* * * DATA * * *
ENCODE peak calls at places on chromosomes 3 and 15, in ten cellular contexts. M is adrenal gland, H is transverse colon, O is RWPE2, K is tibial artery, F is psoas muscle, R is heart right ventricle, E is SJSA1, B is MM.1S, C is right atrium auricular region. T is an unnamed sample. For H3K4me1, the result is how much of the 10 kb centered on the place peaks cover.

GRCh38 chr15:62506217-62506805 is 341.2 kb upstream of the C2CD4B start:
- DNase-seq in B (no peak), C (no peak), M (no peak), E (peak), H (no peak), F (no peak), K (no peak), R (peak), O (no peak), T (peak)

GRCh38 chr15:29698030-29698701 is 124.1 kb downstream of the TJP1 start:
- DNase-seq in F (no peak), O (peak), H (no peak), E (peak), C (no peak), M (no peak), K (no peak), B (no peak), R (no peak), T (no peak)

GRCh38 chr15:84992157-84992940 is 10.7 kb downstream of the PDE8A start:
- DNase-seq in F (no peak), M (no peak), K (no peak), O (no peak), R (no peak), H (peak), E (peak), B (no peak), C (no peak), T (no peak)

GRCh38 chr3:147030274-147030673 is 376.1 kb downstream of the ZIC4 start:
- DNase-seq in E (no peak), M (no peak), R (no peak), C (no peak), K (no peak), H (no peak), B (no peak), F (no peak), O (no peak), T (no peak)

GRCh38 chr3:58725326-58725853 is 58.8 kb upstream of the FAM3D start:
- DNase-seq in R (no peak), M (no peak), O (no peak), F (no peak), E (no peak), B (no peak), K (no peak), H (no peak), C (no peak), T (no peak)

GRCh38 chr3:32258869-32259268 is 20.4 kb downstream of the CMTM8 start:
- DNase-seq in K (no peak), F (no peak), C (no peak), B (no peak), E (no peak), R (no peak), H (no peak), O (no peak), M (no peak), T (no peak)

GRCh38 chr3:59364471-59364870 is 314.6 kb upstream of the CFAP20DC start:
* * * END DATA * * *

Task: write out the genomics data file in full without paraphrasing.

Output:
ENCODE peak calls at places on chromosomes 3 and 15, in ten cellular contexts. M is adrenal gland, H is transverse colon, O is RWPE2, K is tibial artery, F is psoas muscle, R is heart right ventricle, E is SJSA1, B is MM.1S, C is right atrium auricular region. T is an unnamed sample. For H3K4me1, the result is how much of the 10 kb centered on the place peaks cover.

GRCh38 chr15:62506217-62506805 is 341.2 kb upstream of the C2CD4B start:
- DNase-seq in B (no peak), C (no peak), M (no peak), E (peak), H (no peak), F (no peak), K (no peak), R (peak), O (no peak), T (peak)

GRCh38 chr15:29698030-29698701 is 124.1 kb downstream of the TJP1 start:
- DNase-seq in F (no peak), O (peak), H (no peak), E (peak), C (no peak), M (no peak), K (no peak), B (no peak), R (no peak), T (no peak)

GRCh38 chr15:84992157-84992940 is 10.7 kb downstream of the PDE8A start:
- DNase-seq in F (no peak), M (no peak), K (no peak), O (no peak), R (no peak), H (peak), E (peak), B (no peak), C (no peak), T (no peak)

GRCh38 chr3:147030274-147030673 is 376.1 kb downstream of the ZIC4 start:
- DNase-seq in E (no peak), M (no peak), R (no peak), C (no peak), K (no peak), H (no peak), B (no peak), F (no peak), O (no peak), T (no peak)

GRCh38 chr3:58725326-58725853 is 58.8 kb upstream of the FAM3D start:
- DNase-seq in R (no peak), M (no peak), O (no peak), F (no peak), E (no peak), B (no peak), K (no peak), H (no peak), C (no peak), T (no peak)

GRCh38 chr3:32258869-32259268 is 20.4 kb downstream of the CMTM8 start:
- DNase-seq in K (no peak), F (no peak), C (no peak), B (no peak), E (no peak), R (no peak), H (no peak), O (no peak), M (no peak), T (no peak)

GRCh38 chr3:59364471-59364870 is 314.6 kb upstream of the CFAP20DC start: